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Hunted blows a fresh breeze through the stale world of reality TV

But the Channel 4 producers no doubt had a hand in preventing those 'on the run' from hiding in a tent

17 October 2015

8:00 AM

17 October 2015

8:00 AM

Television used to employ entertainers to entertain the public. Back then you could count the channels on the fingers of one hand and still have a thumb left over to stick aloft in praise of the nightly parade of talent. That was decades ago, before every housing estate in the land pointed supplicatory dishes at the cosmos, which beamed back numberless multi-channels devoted to cooking and/or shopping, golfing and/or shagging. It’s all changed. Now television employs the public to entertain the public. It’s cheaper.

So we have talent shows, reality shows, aspirational have-a-go shows from which contestants are expelled one at a time. It is always gripping to find out which members of the public can sing/sell/bake exceedingly good cakes. But as a non-optional extra audiences are also offered the back story, an endless river of soap, snot and sobs in which participants attest that they’re doing this for an auntie with Bell’s palsy, or in memory of a much-admired guinea pig that just pegged it.

This is why Hunted (Channel 4, Thursdays) has blown in like a fresh breeze. Across six episodes, 14 volunteers went on the run, the majority in pairs, and tried to avoid capture for 28 days. Ranged against them was the full apparatus of the surveillance state in the shape of former coppers and soldiers and other specialists in man-hunting, some monitoring events and pulling strings from a central office, others giving chase up and down Britain’s roads. The Achilles’ heel for the hunted was the magnetic tug of partners and children. To remain truly undetected, there could be no phoning family or friends, no here-I-am status updates and look-at-me tweets. For once the back story — the life they’d left behind to appear on TV — has had genuine narrative value.


As was remorselessly demonstrated each episode, the state can barge into your home, nab your computer and your phone, hack into your (possibly embarrassing) search history, scour your social network, keep tabs on all your contacts, track your number plate and theirs around every A-road in the country. Plus, if necessary, freeze your bank account. The minute anyone comes up for air, they give away a coordinate and the state starts looking for them on its globally unrivalled collection of CCTV cameras.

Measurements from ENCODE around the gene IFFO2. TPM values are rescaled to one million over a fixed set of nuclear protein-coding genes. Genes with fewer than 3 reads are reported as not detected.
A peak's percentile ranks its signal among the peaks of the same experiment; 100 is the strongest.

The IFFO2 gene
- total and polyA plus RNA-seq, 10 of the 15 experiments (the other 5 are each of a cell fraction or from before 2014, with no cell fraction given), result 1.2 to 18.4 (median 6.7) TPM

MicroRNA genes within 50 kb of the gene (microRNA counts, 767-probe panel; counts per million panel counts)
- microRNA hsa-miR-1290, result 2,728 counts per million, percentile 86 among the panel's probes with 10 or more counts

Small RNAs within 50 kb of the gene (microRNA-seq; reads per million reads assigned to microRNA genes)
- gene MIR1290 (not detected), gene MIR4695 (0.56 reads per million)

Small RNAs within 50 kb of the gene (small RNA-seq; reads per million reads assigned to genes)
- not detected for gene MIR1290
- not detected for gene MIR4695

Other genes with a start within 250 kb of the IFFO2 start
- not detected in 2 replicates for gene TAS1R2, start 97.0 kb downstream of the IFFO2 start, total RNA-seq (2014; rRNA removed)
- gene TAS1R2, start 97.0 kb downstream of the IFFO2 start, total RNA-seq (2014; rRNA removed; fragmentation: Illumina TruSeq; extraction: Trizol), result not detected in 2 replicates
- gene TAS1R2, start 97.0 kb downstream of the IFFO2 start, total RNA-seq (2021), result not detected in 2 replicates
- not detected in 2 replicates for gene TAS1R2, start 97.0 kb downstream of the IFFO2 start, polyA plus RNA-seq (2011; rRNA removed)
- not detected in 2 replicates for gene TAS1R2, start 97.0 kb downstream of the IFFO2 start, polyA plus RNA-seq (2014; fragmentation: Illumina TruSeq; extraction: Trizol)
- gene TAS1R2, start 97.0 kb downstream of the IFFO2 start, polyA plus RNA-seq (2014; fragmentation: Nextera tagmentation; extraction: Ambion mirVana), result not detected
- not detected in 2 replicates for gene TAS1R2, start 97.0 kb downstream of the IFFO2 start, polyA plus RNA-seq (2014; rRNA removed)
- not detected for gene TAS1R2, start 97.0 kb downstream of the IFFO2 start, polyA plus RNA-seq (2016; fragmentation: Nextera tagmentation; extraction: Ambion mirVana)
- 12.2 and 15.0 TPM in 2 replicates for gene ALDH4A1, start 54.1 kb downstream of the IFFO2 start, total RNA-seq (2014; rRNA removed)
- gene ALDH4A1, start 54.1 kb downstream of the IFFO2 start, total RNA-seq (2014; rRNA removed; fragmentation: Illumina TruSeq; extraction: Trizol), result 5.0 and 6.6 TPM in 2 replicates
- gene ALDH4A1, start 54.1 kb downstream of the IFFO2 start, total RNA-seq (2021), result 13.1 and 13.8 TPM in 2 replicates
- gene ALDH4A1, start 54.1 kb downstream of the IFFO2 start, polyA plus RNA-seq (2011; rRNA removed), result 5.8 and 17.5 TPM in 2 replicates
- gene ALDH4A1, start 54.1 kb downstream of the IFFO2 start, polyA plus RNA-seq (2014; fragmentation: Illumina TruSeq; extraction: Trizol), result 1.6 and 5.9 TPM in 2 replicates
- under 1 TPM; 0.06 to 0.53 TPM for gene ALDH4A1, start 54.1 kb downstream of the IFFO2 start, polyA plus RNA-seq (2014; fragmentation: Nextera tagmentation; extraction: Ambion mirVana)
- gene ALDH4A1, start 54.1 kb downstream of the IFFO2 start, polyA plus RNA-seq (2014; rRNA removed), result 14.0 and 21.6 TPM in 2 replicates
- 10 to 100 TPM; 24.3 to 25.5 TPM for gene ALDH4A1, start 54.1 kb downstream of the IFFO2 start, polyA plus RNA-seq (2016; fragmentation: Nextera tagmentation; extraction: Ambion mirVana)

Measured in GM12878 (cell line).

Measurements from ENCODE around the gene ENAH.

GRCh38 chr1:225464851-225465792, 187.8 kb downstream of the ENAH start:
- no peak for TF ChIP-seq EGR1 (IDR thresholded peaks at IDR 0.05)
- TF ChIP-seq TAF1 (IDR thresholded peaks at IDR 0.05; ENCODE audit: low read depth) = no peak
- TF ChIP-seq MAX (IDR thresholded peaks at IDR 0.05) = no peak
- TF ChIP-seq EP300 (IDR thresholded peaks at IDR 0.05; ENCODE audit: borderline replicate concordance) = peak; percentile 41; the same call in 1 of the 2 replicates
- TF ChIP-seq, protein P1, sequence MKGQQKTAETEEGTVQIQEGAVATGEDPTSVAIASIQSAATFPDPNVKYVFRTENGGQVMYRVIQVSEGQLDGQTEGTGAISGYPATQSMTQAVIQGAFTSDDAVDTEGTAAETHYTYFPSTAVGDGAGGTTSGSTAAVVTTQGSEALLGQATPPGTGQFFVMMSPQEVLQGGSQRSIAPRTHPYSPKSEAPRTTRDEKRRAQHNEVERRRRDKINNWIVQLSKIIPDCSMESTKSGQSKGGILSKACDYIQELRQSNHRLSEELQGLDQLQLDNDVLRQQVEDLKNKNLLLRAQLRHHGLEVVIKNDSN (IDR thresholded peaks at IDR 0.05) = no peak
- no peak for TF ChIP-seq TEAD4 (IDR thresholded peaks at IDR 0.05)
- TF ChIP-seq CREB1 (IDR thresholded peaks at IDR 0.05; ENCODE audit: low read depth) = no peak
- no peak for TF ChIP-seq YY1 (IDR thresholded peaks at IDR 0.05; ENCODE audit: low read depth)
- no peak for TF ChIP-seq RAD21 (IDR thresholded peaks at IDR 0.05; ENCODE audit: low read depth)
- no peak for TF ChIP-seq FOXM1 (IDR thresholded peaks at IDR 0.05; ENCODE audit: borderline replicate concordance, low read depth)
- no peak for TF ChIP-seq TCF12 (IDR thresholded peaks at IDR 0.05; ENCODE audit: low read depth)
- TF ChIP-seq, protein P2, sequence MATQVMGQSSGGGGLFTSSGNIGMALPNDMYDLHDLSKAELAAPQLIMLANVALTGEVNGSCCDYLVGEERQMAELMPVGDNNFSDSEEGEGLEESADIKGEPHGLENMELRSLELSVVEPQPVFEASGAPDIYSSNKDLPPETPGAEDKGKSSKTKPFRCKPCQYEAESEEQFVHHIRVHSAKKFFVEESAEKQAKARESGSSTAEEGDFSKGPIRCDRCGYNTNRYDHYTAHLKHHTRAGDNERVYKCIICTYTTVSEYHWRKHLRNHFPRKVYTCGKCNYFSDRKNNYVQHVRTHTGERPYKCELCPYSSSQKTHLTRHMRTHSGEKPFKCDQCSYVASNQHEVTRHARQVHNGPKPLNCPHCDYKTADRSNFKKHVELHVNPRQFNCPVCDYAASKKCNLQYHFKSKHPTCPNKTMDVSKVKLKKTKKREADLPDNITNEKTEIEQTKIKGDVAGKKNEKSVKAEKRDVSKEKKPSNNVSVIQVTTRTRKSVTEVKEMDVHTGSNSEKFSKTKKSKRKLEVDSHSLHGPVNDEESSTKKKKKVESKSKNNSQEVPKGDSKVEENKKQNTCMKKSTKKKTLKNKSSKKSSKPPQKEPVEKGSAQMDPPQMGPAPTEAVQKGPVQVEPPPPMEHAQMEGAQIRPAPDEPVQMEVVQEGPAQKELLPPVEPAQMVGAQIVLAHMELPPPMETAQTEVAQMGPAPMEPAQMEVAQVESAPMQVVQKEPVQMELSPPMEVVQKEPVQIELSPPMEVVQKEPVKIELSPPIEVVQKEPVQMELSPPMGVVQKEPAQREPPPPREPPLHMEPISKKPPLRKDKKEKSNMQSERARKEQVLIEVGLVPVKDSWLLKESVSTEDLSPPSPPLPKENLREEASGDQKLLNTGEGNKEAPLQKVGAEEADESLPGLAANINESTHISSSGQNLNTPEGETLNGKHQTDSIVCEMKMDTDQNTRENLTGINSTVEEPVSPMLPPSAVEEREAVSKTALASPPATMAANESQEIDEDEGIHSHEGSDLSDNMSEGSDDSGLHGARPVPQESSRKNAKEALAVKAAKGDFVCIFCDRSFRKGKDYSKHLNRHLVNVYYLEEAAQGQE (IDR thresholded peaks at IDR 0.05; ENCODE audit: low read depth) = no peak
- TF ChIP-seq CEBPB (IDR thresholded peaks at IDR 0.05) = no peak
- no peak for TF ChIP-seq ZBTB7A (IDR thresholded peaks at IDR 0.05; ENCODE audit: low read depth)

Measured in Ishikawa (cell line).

Those in the pro-Snowden lobby object to the idea that you’ve got nowt to worry about if you’ve got nowt to hide. Whether right or wrong, this was an adrenalised infomercial about the long arm of the security services. The relevant agencies doubtless granted the programme access to its CCTV, ATM and ANPR technology because it wants everyone to know how hard it is working to keep us safe. For the same reason they green-lit the participation of 30 freelance operatives, a capable bunch of geeks and goons who, the second they slipped on a pair of Ray-Bans, looked like prats.

There were flaws in the design of the experiment, all to do with the conflict between making good television and making truthful television. To cite an entry-level anomaly, going to ground becomes marginally more taxing with a cameraperson dogging your every step. (Exit, pursued by a crew.) And this is just a hunch, but up-for-it adventurers who volunteer for TV exposure may be more inclined to seek attention than, to take a random example, suicide bombers. The latter may also be less able to rely on the kindness of strangers offering lifts and beds to evade capture.

Trainee extremists of every stripe will have studied this how-not-to manual and taken notes. The most instructive stories did not involve the majority, almost all from the south-east, who headed for the hills to stick out like sore thumbs. The Singh brothers from Leicester — who, let’s face it, are from the demographic most likely to interest the state — disappeared into urban Asian communities and were doing nicely until they decided to come up for air. A fiver says this was at the behest of the producers. The reality is that anyone who truly wished to evade capture by hiding in a tent or a darkened room or London ran the risk of serving up Mogadon TV.

By the last episode four resourceful fun-seekers were still on the run for a pulsating if artificial Argo-style climax. Two of them were old pals Emily Dredge and Lauren English, who set off together but had soon pissed off not only the audience but each other. When they split up, again you couldn’t rule out the sulphurous influence of the producers tempting them to be lone stars. Other fugitives had lasted nearly as long but their stories were dispatched more quickly. Emily and Lauren survived because they were gruellingly paranoid. But they were also good value because they knew how to behave in a reality television experiment. It can only be because they’ve watched too many programmes in which members of the public try to hang on till next week.


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